• Rachel Khedoori

    Six years after a comprehensive solo exhibition at Kunsthalle Basel, Rachel Khedoori returned to Switzerland for her second solo show at Hauser & Wirth Zurich. Interiors—spaces inhabited both physically and mentally—still form her main subject matter, but for this show she abstained from the walk-in film installations she’s become known for and focused on sculptures: small-scale models of rooms, mostly with the same floor plan though otherwise unalike, and sculptures of furniture, such as beds and armoires. These miniature versions of familiar domestic décor seem to be haunted by

  • Ibon Aranberri

    As if questioning if, or how, context changes content, Ibon Aranberri titled his recent show “Integration.” The minimal installation featured three projects from the past seven years—of which only one has actually been realized in its original context, while the other two exist as relics or project sketches, though ones that the artist now regards as works in and of themselves. Aranberri grew up in the Basque country in the post-Franco era, and most of his work uses this specific geopolitical background to show how the decoding of cultural memory—and forgetting—can be translated

  • Lutz & Guggisberg

    The work of the Swiss duo Andres Lutz and Anders Guggisberg, much like that of their predecessors Fischli & Weiss, inspires critics to speak of a “cosmos” rather than an “oeuvre.” Through a kind of encyclopedic indexing, the artists try to make their own sense of the chaos of the world. Lutz & Guggisberg’s over-the-top scenarios make use of almost any medium imaginable in accumulations of innumerable objects that interweave the found with the crafted, the philosophic with the banal, the mystic with the playful and ironic. Their exhibition at Kunstverein Freiburg, a former public swimming pool,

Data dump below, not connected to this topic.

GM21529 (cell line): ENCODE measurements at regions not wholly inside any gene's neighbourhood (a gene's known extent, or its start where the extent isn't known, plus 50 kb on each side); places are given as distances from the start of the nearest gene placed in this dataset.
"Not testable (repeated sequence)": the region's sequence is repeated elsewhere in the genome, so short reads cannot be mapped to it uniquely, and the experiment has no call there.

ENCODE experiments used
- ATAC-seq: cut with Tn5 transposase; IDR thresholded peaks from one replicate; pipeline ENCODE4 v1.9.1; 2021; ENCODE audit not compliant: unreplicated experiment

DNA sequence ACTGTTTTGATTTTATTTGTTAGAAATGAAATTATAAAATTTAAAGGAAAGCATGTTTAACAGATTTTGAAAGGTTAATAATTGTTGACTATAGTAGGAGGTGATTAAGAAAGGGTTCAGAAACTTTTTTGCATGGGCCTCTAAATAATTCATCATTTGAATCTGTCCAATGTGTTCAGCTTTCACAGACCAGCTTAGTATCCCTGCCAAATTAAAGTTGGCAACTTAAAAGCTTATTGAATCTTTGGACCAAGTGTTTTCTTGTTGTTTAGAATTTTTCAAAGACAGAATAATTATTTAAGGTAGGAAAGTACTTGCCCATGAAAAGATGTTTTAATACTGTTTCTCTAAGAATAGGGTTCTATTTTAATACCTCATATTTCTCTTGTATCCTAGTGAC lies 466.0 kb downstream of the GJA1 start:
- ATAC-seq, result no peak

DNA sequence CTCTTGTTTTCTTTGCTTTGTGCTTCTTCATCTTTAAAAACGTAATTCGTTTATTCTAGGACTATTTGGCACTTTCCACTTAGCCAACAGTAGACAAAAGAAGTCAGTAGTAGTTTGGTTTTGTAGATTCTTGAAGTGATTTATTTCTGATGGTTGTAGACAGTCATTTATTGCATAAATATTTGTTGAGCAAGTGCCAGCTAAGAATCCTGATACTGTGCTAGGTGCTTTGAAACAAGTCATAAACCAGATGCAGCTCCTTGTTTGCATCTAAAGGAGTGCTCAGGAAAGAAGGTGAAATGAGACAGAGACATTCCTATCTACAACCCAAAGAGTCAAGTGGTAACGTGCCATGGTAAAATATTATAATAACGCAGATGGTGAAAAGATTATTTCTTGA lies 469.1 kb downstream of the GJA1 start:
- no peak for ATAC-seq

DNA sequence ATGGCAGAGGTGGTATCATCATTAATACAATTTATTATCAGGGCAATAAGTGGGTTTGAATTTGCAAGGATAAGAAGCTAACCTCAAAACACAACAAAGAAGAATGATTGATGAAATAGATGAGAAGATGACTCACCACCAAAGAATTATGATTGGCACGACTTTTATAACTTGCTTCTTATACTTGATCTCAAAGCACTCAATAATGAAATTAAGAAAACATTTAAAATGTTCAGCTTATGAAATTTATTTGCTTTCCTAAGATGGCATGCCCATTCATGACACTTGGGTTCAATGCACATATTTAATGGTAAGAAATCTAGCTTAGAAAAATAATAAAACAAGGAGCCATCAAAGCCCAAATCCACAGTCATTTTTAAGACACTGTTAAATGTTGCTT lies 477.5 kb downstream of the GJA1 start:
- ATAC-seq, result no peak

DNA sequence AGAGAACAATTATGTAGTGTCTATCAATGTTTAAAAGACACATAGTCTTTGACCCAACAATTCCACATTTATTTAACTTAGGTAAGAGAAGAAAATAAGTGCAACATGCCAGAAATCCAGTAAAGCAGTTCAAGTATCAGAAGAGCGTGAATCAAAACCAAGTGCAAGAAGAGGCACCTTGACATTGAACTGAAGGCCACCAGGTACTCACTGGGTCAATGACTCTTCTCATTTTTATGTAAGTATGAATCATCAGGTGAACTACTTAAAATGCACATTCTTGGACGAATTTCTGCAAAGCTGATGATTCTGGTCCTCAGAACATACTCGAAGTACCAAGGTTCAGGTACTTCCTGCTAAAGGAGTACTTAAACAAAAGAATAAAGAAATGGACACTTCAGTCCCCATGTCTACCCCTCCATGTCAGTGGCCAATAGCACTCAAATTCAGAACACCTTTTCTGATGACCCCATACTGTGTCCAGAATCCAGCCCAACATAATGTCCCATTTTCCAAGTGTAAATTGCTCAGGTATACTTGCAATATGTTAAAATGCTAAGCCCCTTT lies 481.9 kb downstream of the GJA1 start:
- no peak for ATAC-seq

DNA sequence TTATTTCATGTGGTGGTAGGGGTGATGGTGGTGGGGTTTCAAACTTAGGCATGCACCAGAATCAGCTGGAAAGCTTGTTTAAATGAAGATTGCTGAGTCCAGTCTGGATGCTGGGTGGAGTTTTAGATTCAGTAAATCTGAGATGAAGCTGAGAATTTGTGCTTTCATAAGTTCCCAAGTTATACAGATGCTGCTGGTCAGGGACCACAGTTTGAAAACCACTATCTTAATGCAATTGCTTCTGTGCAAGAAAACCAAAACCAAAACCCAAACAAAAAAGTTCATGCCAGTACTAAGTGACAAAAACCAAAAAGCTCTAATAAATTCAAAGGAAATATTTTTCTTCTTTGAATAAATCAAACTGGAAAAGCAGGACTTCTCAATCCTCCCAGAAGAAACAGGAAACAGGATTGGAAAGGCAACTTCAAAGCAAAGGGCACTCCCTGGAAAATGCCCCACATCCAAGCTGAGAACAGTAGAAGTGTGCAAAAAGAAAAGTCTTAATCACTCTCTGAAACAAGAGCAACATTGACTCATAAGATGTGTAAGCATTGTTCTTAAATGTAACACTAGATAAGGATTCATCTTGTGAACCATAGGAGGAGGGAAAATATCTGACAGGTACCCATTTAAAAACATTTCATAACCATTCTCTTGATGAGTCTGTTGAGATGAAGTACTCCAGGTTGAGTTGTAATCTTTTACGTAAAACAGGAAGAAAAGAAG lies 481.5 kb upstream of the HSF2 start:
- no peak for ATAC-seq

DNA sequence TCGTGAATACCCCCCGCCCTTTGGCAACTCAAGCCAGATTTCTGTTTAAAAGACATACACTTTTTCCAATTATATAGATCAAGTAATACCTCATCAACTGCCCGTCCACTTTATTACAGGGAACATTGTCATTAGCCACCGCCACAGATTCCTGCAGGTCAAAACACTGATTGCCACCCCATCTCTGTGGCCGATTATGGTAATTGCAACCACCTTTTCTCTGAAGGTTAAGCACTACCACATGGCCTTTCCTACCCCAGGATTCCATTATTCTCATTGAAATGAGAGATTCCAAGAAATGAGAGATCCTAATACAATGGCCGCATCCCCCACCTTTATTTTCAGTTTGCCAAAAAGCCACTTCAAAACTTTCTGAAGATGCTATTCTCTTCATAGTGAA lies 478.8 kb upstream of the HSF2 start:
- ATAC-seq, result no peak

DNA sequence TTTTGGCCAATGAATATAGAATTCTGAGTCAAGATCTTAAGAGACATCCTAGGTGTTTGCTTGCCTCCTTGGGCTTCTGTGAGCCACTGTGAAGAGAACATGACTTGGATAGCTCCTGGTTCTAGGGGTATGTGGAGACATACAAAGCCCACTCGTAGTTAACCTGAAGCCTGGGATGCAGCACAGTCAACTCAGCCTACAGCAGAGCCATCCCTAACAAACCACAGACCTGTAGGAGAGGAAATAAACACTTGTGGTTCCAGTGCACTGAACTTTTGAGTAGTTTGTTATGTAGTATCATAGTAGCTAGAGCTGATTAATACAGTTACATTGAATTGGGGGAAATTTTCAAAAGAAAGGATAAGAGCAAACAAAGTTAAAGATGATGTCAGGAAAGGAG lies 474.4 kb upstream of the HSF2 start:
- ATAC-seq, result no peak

• Simon Dybbroe Møller

    An ill-fated attempt to fold a paper crane from memory gave the title to Simon Dybbroe Møller’s most comprehensive museum show thus far, “Like Origami Gone Wrong.” The exhibition was curated by Madeleine Schüppli, director of the Kunstmuseum Thun, and organized in collaboration with the Aarhus Kunsbygning in Denmark, where it was first shown. Dybbroe Møller cast his failed effort in steel—State of mind (A permanent sculpture), 2006—and installed it in the garden outside the Kunstmuseum. Although the abstract geometrical form might not closely resemble a crane, it does look very much like a modern

  • “Romantic Conceptualism”

    Though the pairing of Romanticism with Conceptual art is hardly common in art-historical writing, Conceptual art has long been misunderstood as a necessarily dry affair. Even Sol LeWitt, who famously stated in his 1967 “Paragraphs on Conceptual Art” that an “emotional kick” would “deter the viewer from perceiving this art,” wrote two years later in his “Sentences” that “Conceptual artists are mystics rather than rationalists. They leap to conclusions that logic cannot reach.” From the beginning, artists such as Bas Jan Ader and Robert Barry, among others, have breached the ratio of the conceptual

  • Marcel van Eeden

    For the Hague- and Berlin-based artist Marcel van Eeden, it seems, the word death refers to the time before one’s life as well as after its end. His “Encyclopedia of My Death” (as his body of work was once described by a curator—the name has stuck) is a lifetime’s work in progress: Since 1993 he has made at least one drawing a day, copying images from magazines, books, albums, postcards, and archives, all dating back to between the ’20s and 1965—the artist’s birth year. He intends to continue until his death (or should one call it “second death”?), in a resolute attempt to work against the